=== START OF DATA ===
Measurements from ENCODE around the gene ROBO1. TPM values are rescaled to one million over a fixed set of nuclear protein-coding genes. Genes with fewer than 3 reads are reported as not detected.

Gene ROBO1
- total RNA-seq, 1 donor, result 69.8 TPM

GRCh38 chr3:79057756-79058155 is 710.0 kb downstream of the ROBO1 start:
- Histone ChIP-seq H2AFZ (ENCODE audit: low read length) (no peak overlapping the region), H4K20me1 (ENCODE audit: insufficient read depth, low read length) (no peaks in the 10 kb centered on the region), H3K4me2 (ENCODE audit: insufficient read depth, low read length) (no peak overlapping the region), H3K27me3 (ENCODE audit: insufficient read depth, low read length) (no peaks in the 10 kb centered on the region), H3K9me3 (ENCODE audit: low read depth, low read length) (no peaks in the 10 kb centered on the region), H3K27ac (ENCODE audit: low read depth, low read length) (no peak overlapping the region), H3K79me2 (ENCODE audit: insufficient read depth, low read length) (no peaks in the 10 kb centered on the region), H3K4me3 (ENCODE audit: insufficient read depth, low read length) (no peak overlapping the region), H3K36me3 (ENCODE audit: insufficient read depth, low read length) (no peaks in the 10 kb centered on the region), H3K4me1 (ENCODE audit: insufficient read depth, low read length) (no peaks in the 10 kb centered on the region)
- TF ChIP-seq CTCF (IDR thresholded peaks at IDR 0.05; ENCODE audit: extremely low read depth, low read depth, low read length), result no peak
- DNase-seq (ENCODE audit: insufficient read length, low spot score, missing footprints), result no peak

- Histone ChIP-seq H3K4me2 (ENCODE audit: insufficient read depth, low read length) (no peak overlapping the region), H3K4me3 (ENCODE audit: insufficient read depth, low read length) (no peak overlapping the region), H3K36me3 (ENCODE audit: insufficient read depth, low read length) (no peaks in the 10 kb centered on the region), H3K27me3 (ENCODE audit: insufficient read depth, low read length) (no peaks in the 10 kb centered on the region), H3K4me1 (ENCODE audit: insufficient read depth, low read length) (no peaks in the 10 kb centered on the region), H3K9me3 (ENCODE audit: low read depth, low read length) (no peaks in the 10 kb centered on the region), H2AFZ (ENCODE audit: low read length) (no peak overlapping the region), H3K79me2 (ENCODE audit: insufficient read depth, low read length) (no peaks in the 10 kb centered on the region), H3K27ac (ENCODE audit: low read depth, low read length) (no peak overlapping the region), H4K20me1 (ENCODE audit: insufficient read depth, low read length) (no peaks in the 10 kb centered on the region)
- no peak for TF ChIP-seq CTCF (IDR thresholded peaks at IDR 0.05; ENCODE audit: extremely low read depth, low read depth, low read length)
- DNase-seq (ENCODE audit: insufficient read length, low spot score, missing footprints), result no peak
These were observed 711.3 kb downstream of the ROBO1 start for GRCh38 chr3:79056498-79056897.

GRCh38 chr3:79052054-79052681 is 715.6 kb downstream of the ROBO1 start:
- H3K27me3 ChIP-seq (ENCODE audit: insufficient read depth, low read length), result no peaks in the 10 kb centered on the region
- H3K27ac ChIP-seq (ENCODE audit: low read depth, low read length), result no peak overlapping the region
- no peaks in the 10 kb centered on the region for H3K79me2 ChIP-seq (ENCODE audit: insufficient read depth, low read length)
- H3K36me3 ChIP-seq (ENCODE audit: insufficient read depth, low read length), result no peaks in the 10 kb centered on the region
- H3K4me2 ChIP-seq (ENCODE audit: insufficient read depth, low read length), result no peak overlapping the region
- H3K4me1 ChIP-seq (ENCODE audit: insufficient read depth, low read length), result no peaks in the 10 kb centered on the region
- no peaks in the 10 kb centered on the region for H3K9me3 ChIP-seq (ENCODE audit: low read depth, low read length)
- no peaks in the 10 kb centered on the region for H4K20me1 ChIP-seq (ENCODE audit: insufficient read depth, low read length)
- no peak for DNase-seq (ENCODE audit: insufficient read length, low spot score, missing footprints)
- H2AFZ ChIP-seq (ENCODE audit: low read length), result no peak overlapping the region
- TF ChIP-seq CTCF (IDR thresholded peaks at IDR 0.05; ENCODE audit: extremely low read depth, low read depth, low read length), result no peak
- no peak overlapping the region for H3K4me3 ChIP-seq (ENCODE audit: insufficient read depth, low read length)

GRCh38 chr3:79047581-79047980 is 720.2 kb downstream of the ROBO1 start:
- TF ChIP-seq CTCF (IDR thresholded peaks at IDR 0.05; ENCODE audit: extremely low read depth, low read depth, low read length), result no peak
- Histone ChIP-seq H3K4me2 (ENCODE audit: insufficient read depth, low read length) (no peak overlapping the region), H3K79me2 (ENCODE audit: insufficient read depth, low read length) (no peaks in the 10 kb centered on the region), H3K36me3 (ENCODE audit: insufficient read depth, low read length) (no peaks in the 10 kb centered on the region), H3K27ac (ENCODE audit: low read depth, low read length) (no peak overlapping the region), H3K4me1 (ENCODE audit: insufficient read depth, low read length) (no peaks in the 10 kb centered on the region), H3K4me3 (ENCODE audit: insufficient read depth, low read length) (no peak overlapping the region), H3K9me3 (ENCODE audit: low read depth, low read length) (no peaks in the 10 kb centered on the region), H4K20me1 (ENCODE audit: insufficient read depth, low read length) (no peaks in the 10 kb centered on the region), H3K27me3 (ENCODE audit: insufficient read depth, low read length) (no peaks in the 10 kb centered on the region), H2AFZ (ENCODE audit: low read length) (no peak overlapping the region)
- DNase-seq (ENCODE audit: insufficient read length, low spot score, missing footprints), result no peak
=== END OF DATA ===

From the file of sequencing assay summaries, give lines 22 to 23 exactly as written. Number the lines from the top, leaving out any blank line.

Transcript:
- H2AFZ ChIP-seq (ENCODE audit: low read length), result no peak overlapping the region
- TF ChIP-seq CTCF (IDR thresholded peaks at IDR 0.05; ENCODE audit: extremely low read depth, low read depth, low read length), result no peak